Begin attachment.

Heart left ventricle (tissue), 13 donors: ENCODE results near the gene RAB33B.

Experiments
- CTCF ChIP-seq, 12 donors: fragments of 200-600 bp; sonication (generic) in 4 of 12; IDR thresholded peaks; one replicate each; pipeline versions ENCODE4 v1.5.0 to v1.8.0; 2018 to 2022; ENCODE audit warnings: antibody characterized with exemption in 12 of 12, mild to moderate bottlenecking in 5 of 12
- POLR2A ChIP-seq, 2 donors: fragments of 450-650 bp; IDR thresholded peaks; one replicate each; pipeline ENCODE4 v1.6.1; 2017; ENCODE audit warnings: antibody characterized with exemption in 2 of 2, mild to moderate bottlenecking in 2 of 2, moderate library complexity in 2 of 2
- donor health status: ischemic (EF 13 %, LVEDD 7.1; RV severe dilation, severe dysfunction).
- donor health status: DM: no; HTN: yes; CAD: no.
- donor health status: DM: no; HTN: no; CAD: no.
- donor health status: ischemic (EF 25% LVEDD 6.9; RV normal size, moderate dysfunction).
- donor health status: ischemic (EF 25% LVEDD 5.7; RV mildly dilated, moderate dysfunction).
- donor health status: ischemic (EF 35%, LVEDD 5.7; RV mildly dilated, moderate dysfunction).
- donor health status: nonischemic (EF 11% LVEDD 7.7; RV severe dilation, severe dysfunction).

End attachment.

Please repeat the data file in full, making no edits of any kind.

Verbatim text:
Heart left ventricle (tissue), 13 donors: ENCODE results near the gene RAB33B.

Experiments
- CTCF ChIP-seq, 12 donors: fragments of 200-600 bp; sonication (generic) in 4 of 12; IDR thresholded peaks; one replicate each; pipeline versions ENCODE4 v1.5.0 to v1.8.0; 2018 to 2022; ENCODE audit warnings: antibody characterized with exemption in 12 of 12, mild to moderate bottlenecking in 5 of 12
- POLR2A ChIP-seq, 2 donors: fragments of 450-650 bp; IDR thresholded peaks; one replicate each; pipeline ENCODE4 v1.6.1; 2017; ENCODE audit warnings: antibody characterized with exemption in 2 of 2, mild to moderate bottlenecking in 2 of 2, moderate library complexity in 2 of 2
- donor health status: ischemic (EF 13 %, LVEDD 7.1; RV severe dilation, severe dysfunction).
- donor health status: DM: no; HTN: yes; CAD: no.
- donor health status: DM: no; HTN: no; CAD: no.
- donor health status: ischemic (EF 25% LVEDD 6.9; RV normal size, moderate dysfunction).
- donor health status: ischemic (EF 25% LVEDD 5.7; RV mildly dilated, moderate dysfunction).
- donor health status: ischemic (EF 35%, LVEDD 5.7; RV mildly dilated, moderate dysfunction).
- donor health status: nonischemic (EF 11% LVEDD 7.7; RV severe dilation, severe dysfunction).